The scientific approach is used in combat sports, martial arts are usually averse to scientific method. Do you know S. J. Gould's "non overlapping magisteria" position? This is the basically the same thing.

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Old 10-19-2013, 08:58 AM   #58
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Re: "IP/IT/IS" vs technique?

Demetrio, which scientific approach are you referring to in combat sports, that you see absent in martial arts, specifically?
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Old 10-19-2013, 10:00 AM   #59
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Re: "IP/IT/IS" vs technique?

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Budd Yuhasz wrote: View Post
Demetrio, which scientific approach are you referring to in combat sports, that you see absent in martial arts, specifically?
There are lots of studies about what affects performance in sports (food, biomechanics, training methodologies, psychology, metabolism, genetics...) combat sports included. Martial arts studies about performance are few and far between.

Try this for instance:

-Go to google scholar

-Search: judo performance training

-Search: aikido performance training

-Compare results

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Old 10-19-2013, 10:26 AM   #60
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Re: "IP/IT/IS" vs technique?

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Hugh Beyer wrote: View Post
The difference is that the IS/IP/Aiki work gives you a level of freedom that Aikido without these skills does not have.
Aikido without Ki. And I agree, Aikido without Ki does restrict my freedom of action when interacting with uke.

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Hugh Beyer wrote: View Post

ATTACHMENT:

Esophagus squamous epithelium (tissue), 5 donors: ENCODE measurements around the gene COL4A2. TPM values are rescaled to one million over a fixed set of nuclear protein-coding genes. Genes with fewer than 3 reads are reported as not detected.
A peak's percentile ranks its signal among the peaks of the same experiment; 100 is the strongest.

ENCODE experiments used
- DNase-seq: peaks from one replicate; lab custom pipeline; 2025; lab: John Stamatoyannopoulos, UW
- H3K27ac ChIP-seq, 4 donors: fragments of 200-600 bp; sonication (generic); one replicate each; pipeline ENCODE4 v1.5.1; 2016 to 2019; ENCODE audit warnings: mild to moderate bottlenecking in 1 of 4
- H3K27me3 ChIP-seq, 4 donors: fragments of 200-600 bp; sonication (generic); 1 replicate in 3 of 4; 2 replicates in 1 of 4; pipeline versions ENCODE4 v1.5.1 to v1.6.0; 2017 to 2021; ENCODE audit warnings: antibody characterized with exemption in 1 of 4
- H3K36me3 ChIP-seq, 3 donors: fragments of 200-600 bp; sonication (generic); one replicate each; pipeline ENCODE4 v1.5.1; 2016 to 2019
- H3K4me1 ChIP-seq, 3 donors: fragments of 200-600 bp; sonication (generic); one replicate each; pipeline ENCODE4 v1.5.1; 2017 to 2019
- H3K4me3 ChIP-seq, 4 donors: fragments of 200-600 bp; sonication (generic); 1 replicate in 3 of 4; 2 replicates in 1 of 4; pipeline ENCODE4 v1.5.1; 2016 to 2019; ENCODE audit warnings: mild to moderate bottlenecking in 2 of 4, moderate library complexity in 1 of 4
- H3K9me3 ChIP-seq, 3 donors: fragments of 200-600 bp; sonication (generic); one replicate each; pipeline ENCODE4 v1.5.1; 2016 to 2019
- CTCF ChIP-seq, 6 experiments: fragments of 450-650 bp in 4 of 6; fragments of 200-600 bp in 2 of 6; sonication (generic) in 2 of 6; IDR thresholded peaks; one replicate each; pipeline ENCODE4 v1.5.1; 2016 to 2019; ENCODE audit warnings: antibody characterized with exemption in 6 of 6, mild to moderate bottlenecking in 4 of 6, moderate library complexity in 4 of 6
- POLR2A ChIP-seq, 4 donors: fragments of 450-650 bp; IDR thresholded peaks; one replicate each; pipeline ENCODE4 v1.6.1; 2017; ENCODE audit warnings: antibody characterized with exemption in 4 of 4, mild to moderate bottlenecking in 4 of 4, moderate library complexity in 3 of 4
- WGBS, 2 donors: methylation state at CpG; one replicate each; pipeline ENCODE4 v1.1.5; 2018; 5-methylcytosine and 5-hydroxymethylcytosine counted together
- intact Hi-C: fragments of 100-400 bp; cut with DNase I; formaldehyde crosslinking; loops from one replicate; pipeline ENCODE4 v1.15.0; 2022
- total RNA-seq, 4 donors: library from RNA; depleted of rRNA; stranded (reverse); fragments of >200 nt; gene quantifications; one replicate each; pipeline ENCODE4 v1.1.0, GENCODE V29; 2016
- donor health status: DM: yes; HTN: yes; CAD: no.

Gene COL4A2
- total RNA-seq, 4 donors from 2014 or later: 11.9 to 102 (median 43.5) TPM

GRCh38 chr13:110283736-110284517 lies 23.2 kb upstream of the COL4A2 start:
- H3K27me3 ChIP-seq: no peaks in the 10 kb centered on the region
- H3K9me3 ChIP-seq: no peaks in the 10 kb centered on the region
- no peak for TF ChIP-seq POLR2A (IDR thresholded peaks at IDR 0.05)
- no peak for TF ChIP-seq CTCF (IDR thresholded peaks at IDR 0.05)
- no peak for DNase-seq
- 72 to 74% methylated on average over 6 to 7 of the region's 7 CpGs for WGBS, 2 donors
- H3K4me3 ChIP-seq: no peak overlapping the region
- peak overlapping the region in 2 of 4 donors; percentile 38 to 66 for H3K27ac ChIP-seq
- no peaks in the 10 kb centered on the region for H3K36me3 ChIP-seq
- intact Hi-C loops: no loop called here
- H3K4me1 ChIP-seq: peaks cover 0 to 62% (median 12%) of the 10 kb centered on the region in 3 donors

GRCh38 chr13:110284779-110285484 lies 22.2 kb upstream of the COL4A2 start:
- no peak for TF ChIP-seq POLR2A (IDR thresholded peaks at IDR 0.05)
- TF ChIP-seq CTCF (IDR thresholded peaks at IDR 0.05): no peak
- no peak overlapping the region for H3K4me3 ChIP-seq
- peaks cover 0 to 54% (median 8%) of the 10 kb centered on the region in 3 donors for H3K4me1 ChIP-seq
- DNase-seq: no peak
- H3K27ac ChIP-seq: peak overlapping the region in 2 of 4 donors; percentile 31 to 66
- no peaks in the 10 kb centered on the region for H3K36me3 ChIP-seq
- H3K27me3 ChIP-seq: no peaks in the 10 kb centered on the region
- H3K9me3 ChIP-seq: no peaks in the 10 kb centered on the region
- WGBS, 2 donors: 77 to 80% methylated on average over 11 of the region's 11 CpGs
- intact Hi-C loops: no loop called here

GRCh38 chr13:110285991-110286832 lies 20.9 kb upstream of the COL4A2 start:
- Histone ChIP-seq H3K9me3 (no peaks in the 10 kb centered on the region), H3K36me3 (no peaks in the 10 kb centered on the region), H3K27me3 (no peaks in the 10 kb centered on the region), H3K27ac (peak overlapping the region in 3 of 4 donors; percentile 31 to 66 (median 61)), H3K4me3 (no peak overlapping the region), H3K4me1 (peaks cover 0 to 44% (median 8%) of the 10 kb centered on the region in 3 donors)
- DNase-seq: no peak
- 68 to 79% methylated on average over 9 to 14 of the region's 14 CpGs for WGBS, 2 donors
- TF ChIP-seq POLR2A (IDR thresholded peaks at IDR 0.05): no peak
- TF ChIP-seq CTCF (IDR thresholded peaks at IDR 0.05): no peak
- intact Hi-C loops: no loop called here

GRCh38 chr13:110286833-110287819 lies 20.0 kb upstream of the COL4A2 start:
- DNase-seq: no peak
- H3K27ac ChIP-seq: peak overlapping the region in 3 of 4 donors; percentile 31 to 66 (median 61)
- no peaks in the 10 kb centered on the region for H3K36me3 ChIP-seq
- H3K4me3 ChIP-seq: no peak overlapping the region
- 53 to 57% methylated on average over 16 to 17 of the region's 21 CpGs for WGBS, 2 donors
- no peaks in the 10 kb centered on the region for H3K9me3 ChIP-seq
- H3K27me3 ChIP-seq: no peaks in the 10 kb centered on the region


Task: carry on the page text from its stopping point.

If I use timing, blending, and flow (in addition to joint locks and similar mechanical techniques) I'm very much constrained by what uke is doing.
What you see as constraint, I see as opportunity to find creative and effective ways of interacting with uke using the tools at my disposal. Timing, blending and flow are some of the tools that help give Aikido its form. Ki gives Aikido its substance (in a manner of speaking).

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Hugh Beyer wrote: View Post
If uke is unbalanced as soon as he/she touches me, and can't put force into me with a strike or a grab, I can pretty much do what I like.
That sentence pretty much sums up the purpose of Ki development. When I have mind and body coordinated I'm in my strongest and most dependable state. Why would I want to wait to be grabbed or struck to take uke's balance? Allowing uke to have hands on access to me helps with strengthening mind/body coordination in practice but not terribly practical "in the field". My work in this area continues to center on unbalancing uke before being grabbed or struck. I find timing, blending and flow (among others) to be effective tools, if applied with mind/body coordination, to achieve that end.

Ron

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Old 10-19-2013, 10:36 AM   #61
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Re: "IP/IT/IS" vs technique?

I don't have an agenda to disprove IP. I want to live in a universe where it works, but so far it really seems like we don't. I hate to raise the spectre of UFC because I know you guys hate that. But millions of dollars, multiple careers and issues of national pride rest on the outcomes of those matches. And sorry, but they ARE the best comparative test of martial arts we have available. They scrape for every microscopic advantage they can gain. They generally deride IP and that's the most credible opinion I know of.

I trained for about 6 months with someone who's a (possibly self-) titled IP Master and finally concluded it was a crock. I chalked that up to individual experience, not to reflect the issue as a whole. I wondered the same thing about Aikido, started training in it and 9 years later, I'm still enjoying it.